After I finished with the River Board, I worked for the Yeast Factory at the Docks as a Fitter’s mate. Then on to Briscoe’s as a Lorry Driver, then the Marina at Levington as a Digger Driver…later Ransomes in the machinery section as well as working for the Gas Board as a different sort of fitter. I finally finished up working for the Blue Cross in Walton and was there for 18 years before I finally retired in 1996.”

Approximately ten years after he left, the Walton Blue Cross Surgery moved to new premises near the Ski Slope on Bourne Hill. At the time it was stated about four to five hundred cats and dogs used the centre a year.  How many people must have met Dennis when their small animals were sick and suffering? I have a hunch he was a calming presence amidst their distress and was as thoughtful to the humans as he was to the animals.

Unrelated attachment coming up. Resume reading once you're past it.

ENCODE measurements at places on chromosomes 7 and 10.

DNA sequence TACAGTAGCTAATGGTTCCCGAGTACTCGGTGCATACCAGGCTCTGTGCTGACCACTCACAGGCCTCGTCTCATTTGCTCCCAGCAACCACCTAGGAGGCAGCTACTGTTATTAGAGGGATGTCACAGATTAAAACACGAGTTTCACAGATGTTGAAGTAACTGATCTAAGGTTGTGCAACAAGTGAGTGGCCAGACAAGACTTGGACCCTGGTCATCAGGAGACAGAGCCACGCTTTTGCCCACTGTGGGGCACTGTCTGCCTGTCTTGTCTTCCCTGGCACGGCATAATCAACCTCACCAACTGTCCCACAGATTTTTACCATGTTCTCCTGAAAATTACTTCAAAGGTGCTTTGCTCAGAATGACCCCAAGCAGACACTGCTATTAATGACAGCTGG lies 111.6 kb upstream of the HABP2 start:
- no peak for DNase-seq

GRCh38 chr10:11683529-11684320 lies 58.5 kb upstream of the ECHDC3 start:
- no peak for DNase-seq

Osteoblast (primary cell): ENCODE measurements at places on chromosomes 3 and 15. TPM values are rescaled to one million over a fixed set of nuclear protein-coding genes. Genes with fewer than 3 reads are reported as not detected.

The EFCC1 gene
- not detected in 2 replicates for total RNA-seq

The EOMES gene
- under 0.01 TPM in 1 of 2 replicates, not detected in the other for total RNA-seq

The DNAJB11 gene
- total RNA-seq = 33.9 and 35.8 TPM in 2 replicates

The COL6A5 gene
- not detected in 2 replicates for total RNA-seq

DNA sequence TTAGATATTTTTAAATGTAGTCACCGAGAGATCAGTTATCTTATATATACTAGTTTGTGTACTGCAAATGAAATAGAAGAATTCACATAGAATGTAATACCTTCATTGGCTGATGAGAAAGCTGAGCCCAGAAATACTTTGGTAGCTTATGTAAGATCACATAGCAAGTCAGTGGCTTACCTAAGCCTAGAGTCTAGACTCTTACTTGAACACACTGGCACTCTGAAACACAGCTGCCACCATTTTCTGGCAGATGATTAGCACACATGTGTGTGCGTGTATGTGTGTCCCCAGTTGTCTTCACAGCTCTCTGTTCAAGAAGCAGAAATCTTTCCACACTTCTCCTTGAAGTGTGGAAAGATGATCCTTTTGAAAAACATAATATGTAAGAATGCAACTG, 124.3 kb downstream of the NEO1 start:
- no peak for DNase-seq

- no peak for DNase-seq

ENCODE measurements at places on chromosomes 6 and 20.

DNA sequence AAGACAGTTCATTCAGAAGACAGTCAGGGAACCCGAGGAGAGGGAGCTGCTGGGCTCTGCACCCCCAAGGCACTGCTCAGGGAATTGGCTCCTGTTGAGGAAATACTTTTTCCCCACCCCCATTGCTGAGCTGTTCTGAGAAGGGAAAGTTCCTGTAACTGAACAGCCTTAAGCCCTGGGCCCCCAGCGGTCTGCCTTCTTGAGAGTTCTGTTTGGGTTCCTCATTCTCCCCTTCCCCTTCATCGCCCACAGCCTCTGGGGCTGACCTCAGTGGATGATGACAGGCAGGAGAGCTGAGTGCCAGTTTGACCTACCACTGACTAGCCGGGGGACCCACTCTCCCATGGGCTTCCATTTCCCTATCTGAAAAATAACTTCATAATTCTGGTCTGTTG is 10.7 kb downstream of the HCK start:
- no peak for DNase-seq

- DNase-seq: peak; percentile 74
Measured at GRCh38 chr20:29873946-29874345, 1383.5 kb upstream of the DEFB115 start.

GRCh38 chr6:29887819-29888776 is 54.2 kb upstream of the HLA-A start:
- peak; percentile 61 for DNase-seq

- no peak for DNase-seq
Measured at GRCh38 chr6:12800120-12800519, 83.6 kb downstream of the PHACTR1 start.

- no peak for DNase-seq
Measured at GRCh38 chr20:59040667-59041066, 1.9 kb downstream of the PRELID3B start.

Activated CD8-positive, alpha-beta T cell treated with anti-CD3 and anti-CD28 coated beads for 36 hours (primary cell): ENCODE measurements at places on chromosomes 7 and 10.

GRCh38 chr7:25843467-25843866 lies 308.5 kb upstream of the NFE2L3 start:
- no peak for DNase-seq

But I need to go back a little to when Dennis was a young man and his thoughts, “…lightly turned to love”. He was justifiably proud when he told me he will have been married 62 years early next year.

“I’ve known her (Jasmine) since she was fourteen. I’m a bit older than her… when we met, she had long golden hair.”  He musingly added, “She’s a good cook.”

Young Jasmine Flatman nee Scott on her wedding day

Beautiful Jasmine on her Wedding Day in 1957.  Courtesy of Dennis and Jasmine Flatman.